A self-fulfilling prophecy refers to a belief that comes true because we act in ways that make it more likely to occur. When we have positive or negative expectations about events, people, or circumstances, we are more likely to behave in ways that fulfill those expectations. A self-fulfilling prophecy, therefore, is the phenomenon whereby we unknowingly cause our prediction to come true simply because we expect it to. And, not only do we act in ways that lead us to find what we already expect to find, we then use that as evidence that we were right all along (and the cycle continues)!
A relatable example of the self-fulfilling prophecy is the proverbial student who struggles with math. Students who believe that they are terrible at math tend to put less effort into their homework and spend minimal time reviewing for their exams because they’re “going to fail anyway.” Of course, they are more likely to fail the exam because they are underprepared. However, the person is more likely to attribute their failure to their core belief that they “can’t do math” than fully acknowledge their minimal effort. Additionally, the anxiety caused or exacerbated by being underprepared and expecting to fail hinder the student in their test-taking strategies and their ability to recall information, only worsening their chances of succeeding on the exam and contributing to their lack of confidence and pessimism regarding the subject.
Self-fulfilling prophecies do not have to be negative. Individuals who are confident in their chances of success are more likely to put in their best effort, thereby increasing their chances of meeting their expectation of a positive outcome. Numerous studies and anecdotal evidence demonstrate that people who believe that a certain treatment or course of action will result in positive outcomes often experience benefits that cannot be attributed to the properties of the treatment itself. This phenomenon, called the placebo effect, is a prime example of how positive expectations can lead to beneficial effects. On the other hand, people may also experience nocebo effects when they expect to have negative outcomes, such as concern about specific side-effects when beginning a new medication. Our expectations affect our future experiences!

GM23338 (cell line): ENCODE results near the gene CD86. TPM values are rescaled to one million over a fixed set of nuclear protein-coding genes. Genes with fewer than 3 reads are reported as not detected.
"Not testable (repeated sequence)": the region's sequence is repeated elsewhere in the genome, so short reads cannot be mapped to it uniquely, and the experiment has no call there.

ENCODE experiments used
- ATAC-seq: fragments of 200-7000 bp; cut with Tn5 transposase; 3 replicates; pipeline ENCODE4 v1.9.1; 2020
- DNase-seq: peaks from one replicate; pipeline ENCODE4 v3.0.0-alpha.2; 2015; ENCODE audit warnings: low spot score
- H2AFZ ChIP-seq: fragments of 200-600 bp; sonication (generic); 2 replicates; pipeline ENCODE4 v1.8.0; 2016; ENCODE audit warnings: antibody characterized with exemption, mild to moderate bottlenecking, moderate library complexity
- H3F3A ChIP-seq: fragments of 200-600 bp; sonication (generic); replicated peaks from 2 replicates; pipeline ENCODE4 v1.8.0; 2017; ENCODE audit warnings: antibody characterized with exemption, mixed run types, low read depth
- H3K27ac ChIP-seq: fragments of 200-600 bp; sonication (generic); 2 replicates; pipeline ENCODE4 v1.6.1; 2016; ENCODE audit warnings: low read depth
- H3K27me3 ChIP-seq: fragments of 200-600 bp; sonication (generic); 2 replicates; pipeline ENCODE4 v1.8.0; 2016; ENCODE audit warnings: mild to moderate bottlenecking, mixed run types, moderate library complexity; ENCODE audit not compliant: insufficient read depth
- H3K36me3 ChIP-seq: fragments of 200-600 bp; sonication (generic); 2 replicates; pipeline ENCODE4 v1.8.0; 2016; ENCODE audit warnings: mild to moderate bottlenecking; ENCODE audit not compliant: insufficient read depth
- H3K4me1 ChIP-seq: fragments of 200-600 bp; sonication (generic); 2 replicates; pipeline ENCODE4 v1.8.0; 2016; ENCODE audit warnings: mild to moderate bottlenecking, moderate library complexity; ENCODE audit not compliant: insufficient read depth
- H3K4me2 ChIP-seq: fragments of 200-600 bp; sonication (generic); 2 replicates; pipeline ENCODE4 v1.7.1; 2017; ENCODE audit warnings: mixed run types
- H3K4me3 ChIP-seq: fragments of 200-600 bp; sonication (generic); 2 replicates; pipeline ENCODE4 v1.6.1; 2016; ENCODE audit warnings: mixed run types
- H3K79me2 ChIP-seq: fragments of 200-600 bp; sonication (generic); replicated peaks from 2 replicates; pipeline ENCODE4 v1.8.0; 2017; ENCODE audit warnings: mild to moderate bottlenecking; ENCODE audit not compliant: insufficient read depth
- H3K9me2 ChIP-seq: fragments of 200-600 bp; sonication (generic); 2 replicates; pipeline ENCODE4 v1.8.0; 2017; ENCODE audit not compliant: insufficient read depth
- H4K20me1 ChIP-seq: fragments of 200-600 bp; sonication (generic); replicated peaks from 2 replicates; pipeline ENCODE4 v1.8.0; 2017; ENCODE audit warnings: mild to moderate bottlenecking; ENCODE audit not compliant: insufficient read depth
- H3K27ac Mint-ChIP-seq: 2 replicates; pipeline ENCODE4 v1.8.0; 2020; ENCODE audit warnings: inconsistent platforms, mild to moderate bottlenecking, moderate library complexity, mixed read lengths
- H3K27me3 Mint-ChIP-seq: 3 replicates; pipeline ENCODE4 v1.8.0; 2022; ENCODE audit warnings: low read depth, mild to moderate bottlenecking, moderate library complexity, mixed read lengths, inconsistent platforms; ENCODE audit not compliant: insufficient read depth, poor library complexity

Relationships are also affected by self-fulfilling prophecies. Consider a situation in which a misunderstanding in your first interaction with a new co-worker leads you to believe that he is rude. In many cases, you avoid that person and perhaps are shorter with him than you are with other co-workers. Your co-worker then begins to experience you as a rude person, so he begins to act rudely back. You now have “confirmation” that he is the rude person you expected him to be and act even more poorly towards him. Yikes! Of course, relationships can be positively affected by expectations as well; it all depends on the quality of our beliefs and expectations regarding each person/interaction.
Giving people the benefit of the doubt, seeking to resolve misunderstandings through calm and productive communication, and carefully reflecting on our thoughts and decision-making processes can help reduce the potential for mindlessly engaging in behaviors that act out our beliefs and expectations without our awareness. What we expect greatly influences how we see ourselves, the world, and the people around us – at the very least, we should be aware of our tendencies, so we can make decisions that maximize our chances for contentment and success. It certainly brings a new level of appreciation for the adage “fake it ‘til you make it” and the tremendous value of positive thinking!